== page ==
Study Guide

Dr. Strangelove General Turgidson (George C. Scott)

General Turgidson (George C. Scott)

Played as an almost-lovable, gum-chewing buffoon by the insanely talented George C. Scott, General Buck Turgidson represents the faction in America that was ready to heat up the Cold War at the drop of a hat.

He's a clown from the moment we first meet him, when he gets the bad news about Plan R while hanging out with his bikini babe girlfriend, who he later has a relationship talk with on the phone in the War Room. It's this kinda stuff that makes Turgidson so hilarious (and so scary). The guy treats the whole thing pretty casually. Take this famous line where Turgidson encourages the President to deal with the crisis by launching a full out attack on the Soviets:

TURGIDSON: Mr. President, I'm not saying we wouldn't get our hair mussed. But I do say... no more than ten to twenty million killed, tops. Uh... depending on the breaks.

Just ten to twenty million, huh? No bigs. When the President replies that he'd rather not go down in history as killing more people than Adolph Hitler, Turgidson suggests the President should care more about the American people than he does about the way he looks in the history books. Turgidson believes so whole-heartedly that only way to win the Cold War is through force that he's completely blind to the idea that the President is thinking of what's best for the American people. Cuz...like...getting incinerated isn't exactly part of the America Dream. At least last time we checked it wasn't.

Turgidson hates the Soviets and sees no reason not to attack them:

TURGIDSON: Mr. President, you gonna let that lousy commie punk vomit all over us like this?

Turgidson's total crush on all things violent is pushed to absurd levels later in the film when the destructive power of the Doomsday Machine is revealed. Rather than realizing that a machine with the power to kill all life on Earth might be taking things a bit too far, the General comments,

TURGIDSON: Gee, I wish we had one of them doomsday machines.

Ultimately, the General is like a little boy playing war; the scary thing is that he's one of the guys who have the power to play war for real.

Turgidson's name also suggests a sexual motivation for his love of war. Buck—how more masculine a name can you get? "Turgid" can mean pompous, but it also means swollen or engorged, like, well…you know. There is one scene where you can see the General getting very worked up about the possibility of King's bomber actually getting through and penetrating, so to speak, Soviet air space:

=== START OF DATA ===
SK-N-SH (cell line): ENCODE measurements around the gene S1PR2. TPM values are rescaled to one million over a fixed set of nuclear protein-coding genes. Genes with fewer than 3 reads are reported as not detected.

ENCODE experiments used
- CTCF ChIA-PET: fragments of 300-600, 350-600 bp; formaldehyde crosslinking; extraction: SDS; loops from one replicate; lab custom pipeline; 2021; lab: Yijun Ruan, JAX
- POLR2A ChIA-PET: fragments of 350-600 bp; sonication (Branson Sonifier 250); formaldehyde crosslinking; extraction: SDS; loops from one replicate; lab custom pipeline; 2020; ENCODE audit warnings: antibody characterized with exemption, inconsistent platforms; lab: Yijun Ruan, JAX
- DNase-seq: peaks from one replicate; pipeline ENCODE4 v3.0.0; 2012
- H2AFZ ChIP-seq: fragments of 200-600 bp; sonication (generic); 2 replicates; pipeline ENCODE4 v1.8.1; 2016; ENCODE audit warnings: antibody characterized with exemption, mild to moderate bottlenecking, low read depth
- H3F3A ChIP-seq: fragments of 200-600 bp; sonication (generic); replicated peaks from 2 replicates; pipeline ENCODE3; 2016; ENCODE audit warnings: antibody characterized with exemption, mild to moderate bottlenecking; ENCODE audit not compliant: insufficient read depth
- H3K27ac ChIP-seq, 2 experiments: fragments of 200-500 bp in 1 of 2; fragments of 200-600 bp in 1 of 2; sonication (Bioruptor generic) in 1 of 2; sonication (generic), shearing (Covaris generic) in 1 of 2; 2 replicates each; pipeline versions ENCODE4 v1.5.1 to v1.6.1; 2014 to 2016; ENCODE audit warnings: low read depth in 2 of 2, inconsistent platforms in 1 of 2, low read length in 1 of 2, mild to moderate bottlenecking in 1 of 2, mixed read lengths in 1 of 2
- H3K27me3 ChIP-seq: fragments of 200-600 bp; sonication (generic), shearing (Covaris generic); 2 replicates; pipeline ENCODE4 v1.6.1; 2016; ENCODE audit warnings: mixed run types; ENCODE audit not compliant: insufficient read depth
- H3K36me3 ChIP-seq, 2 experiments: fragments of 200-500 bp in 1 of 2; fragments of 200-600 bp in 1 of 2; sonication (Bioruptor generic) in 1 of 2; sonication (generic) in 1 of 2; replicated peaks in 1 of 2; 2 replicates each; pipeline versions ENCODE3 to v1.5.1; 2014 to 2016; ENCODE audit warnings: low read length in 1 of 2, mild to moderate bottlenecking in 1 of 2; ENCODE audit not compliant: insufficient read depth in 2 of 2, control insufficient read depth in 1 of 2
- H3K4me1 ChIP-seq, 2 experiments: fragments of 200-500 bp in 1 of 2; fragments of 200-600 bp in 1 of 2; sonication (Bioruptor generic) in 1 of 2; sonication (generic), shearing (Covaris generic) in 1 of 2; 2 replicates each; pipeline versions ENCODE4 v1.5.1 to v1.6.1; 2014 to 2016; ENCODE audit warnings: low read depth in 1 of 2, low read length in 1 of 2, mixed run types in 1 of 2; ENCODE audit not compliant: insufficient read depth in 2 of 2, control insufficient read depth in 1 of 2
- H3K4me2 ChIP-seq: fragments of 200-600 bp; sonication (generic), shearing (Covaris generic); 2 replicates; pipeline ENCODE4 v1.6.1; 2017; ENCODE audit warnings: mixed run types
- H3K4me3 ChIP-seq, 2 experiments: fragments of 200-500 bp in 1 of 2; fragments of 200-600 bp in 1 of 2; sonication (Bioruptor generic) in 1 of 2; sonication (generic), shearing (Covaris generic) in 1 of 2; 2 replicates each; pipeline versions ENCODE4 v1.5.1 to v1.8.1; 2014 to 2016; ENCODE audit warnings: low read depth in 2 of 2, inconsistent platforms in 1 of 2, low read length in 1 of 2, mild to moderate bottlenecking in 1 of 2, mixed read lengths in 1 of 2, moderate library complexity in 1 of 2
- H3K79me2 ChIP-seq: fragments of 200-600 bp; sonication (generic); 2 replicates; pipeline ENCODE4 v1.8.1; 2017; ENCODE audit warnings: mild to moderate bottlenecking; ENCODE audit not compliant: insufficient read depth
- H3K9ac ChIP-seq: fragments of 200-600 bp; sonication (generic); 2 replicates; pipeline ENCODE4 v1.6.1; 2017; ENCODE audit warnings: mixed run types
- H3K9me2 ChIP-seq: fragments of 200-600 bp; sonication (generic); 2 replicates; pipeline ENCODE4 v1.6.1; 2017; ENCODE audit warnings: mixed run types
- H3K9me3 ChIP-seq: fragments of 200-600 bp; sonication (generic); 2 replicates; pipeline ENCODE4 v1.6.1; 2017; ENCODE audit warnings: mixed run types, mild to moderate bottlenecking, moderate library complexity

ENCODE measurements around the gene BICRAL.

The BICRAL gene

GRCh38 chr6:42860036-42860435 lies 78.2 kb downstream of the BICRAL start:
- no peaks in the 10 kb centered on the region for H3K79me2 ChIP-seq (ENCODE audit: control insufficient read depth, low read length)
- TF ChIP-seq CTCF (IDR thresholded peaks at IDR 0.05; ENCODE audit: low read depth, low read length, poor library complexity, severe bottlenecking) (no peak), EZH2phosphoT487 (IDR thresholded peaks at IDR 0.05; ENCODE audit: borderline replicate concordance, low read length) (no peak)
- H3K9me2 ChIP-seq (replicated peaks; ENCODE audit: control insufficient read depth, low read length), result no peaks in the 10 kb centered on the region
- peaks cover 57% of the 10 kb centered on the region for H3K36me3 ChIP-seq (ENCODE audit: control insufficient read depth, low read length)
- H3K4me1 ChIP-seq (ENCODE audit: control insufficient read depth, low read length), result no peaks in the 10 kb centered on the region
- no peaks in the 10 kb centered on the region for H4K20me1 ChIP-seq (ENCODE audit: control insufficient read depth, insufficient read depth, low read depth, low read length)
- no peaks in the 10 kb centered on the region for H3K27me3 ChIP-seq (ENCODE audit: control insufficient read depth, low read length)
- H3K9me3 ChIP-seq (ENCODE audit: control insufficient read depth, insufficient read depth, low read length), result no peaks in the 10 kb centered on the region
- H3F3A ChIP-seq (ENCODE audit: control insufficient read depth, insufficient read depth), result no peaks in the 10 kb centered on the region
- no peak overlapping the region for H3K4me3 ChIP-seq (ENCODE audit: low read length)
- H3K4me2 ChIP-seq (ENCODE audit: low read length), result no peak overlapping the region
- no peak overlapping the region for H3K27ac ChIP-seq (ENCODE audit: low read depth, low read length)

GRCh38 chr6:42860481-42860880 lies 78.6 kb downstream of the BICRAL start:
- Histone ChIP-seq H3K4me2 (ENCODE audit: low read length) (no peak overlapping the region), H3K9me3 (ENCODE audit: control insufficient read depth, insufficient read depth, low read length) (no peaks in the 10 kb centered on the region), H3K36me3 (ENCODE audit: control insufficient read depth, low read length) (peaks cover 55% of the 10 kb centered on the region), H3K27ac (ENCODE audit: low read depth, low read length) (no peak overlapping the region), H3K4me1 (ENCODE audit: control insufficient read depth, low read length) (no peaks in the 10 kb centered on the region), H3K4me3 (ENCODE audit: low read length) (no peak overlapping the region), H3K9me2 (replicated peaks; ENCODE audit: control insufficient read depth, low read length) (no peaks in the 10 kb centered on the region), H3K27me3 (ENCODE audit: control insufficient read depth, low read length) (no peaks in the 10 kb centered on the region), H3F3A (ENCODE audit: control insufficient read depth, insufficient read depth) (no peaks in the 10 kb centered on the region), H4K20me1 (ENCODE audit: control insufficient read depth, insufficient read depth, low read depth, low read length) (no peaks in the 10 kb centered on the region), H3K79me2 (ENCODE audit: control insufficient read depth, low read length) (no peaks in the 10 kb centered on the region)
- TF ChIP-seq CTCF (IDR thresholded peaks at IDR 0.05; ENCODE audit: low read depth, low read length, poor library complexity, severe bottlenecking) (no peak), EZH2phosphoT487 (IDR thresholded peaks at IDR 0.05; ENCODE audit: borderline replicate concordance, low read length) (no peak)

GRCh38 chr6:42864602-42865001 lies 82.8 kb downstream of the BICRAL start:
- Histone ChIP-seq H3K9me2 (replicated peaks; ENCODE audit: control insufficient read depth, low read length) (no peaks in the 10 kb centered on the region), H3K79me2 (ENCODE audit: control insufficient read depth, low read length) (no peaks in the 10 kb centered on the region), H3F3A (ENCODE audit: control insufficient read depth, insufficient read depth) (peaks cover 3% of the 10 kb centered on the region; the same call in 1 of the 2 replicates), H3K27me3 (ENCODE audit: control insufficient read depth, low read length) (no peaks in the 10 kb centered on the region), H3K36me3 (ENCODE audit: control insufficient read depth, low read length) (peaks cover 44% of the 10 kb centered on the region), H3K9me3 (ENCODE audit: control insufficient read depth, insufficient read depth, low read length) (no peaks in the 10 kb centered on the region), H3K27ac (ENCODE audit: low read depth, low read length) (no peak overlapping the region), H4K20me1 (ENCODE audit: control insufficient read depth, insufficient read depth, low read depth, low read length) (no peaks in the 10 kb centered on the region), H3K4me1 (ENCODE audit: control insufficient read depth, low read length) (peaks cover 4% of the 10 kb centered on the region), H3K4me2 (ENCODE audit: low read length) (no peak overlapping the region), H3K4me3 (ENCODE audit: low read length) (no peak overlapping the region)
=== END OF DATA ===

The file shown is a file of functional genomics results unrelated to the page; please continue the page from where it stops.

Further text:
TURGIDSON: Well, I'm sorry. Ah...If the pilot's good, see. I mean, if he's really...sharp, he can barrel that baby in so low spreads his arms like wings, you oughtta see it sometime, it's a sight. A big plane, like a '52, vroom! There's jet exhaust, flyin' chickens in the barnyard!

MUFFLEY: Yeah, but has he got a chance?

TURGIDSON: Has he got a chance? Hell Ye...ye...(covers his mouth when he realizes he's getting too excited)

Turgidson's enthusiasm about bombing the heck out of the Soviets—about anyone, actually—temporarily blinds him to the fact that it's bringing about the end of the world. Even after the explosion, he's still on the offensive:

TURGIDSON: I mean, we must be... increasingly on the alert to prevent them from taking over other mineshaft space, in order to breed more prodigiously than we do, thus, knocking us out in superior numbers when we emerge! Mr. President, we must not allow... a mineshaft gap!

He doesn't realize that mineshafts are beside the point; everyone's about to die.

Turgidson's character satirizes all the ultra-hawkish military higher-ups who see war as the answer to any conflict and are always creating excuses to be paranoid. Do we want these guys in charge?

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